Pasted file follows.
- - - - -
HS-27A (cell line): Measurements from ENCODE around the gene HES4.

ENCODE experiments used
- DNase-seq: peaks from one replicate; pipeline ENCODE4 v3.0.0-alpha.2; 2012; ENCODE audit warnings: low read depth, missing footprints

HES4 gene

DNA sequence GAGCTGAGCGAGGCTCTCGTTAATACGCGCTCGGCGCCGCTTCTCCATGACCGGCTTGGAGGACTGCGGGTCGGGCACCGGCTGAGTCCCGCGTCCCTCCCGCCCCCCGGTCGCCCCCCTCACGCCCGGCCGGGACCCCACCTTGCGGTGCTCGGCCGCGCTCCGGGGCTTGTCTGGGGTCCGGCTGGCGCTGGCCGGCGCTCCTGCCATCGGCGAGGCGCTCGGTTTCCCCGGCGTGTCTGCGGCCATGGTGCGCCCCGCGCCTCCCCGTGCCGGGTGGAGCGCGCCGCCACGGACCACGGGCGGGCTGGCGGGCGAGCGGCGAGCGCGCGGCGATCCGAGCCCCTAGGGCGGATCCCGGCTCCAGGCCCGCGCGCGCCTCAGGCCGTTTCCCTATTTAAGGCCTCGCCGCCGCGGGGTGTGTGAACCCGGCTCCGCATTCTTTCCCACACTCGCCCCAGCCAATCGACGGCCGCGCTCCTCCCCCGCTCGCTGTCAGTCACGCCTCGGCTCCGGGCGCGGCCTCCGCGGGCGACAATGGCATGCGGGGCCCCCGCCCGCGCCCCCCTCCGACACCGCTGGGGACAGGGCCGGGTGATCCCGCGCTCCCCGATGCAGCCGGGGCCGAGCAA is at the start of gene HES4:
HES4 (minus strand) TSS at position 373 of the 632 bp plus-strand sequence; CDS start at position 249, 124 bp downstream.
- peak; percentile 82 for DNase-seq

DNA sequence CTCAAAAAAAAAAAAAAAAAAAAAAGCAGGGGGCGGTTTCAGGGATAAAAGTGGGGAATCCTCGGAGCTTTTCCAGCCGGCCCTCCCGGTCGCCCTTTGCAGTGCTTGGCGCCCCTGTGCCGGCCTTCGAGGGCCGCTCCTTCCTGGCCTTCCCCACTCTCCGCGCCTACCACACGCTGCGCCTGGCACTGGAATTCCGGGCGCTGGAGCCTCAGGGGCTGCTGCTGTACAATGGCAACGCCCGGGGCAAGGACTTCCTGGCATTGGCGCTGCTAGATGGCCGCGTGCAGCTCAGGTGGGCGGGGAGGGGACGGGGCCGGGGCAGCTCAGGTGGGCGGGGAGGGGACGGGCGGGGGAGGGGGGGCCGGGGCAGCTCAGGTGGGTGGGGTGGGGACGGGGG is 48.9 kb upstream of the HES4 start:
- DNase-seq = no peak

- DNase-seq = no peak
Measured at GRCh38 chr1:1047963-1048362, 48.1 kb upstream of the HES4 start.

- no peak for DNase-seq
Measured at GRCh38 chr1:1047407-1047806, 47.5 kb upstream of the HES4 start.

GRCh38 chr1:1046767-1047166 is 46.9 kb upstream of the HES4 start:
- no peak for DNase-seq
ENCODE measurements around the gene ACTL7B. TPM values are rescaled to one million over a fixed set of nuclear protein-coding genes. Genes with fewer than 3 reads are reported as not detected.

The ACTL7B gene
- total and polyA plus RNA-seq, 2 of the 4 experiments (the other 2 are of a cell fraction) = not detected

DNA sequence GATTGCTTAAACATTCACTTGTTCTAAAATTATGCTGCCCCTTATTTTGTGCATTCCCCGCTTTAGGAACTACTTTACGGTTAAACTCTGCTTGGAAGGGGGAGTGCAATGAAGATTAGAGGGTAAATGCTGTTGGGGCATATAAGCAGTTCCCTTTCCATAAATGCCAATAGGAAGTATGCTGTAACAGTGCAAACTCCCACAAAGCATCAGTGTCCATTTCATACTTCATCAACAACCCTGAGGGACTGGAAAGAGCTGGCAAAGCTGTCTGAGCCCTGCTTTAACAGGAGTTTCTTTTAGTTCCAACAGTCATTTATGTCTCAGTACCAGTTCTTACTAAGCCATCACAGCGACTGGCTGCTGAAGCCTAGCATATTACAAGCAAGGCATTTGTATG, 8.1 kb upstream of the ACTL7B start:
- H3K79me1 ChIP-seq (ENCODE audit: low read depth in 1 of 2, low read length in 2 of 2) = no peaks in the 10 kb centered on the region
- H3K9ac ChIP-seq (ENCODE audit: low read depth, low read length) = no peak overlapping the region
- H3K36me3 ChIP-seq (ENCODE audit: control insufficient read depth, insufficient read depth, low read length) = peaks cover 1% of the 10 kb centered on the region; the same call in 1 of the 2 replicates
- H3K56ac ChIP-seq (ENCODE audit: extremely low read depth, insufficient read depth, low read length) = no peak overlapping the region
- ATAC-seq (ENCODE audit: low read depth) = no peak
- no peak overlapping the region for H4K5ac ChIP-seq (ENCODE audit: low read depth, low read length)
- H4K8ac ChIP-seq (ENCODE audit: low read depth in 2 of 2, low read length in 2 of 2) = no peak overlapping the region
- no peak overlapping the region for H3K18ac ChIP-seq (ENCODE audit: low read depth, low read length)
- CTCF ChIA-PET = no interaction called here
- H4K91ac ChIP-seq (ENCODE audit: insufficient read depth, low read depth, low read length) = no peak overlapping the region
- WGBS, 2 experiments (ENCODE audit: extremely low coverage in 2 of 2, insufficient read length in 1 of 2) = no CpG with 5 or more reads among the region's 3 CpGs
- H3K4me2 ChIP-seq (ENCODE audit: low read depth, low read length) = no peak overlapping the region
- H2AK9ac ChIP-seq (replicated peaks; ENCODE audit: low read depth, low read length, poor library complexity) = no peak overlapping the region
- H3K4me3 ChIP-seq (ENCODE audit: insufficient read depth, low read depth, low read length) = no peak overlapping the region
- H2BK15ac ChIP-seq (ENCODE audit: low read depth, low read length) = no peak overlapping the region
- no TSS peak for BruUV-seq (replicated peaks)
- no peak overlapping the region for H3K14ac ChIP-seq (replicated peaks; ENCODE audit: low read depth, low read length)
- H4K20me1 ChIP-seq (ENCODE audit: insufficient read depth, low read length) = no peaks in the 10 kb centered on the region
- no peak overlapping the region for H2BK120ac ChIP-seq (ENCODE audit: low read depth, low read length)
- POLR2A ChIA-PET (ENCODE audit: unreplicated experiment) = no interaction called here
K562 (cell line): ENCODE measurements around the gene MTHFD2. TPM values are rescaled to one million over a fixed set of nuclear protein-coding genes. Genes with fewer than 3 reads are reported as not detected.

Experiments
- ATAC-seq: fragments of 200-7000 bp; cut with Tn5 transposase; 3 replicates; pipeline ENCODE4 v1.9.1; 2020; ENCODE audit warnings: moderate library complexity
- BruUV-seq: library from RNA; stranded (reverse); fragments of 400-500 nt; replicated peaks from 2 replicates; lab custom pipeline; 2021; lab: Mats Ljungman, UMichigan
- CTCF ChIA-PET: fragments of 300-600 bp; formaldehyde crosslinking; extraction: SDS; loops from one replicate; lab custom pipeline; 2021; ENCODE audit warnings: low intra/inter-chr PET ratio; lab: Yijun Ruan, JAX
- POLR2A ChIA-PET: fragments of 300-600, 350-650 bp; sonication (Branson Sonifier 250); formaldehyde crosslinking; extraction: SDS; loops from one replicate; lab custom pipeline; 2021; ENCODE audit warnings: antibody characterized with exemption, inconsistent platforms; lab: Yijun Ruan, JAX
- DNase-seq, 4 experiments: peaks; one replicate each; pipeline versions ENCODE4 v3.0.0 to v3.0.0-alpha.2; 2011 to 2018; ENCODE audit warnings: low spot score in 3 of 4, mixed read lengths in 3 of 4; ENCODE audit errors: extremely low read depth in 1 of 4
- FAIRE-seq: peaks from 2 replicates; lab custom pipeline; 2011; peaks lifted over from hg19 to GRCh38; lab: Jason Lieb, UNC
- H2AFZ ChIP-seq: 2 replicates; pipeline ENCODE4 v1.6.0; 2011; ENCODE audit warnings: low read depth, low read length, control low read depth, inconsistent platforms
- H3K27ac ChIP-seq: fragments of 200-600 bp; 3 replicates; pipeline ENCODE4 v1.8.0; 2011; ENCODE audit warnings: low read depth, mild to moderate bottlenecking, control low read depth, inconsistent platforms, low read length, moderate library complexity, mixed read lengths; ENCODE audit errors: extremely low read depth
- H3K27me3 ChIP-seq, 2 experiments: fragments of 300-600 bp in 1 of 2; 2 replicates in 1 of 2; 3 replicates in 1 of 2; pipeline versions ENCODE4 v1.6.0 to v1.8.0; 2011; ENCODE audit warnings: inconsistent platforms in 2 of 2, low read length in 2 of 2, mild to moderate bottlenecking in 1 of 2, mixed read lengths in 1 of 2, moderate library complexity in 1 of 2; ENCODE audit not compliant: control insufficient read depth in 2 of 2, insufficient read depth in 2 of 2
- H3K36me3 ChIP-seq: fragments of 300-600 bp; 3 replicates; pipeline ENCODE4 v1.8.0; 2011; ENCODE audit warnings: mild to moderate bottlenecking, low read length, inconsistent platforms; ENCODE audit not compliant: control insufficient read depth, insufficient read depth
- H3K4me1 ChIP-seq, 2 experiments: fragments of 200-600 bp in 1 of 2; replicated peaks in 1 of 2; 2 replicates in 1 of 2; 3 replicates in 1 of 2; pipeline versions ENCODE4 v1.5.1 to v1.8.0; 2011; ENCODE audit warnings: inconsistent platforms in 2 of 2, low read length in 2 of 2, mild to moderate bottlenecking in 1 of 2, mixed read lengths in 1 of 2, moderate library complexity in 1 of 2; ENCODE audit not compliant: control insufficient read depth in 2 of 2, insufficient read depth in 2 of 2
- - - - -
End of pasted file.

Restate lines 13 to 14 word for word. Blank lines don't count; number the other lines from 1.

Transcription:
Measured at GRCh38 chr1:1047407-1047806, 47.5 kb upstream of the HES4 start.

GRCh38 chr1:1046767-1047166 is 46.9 kb upstream of the HES4 start: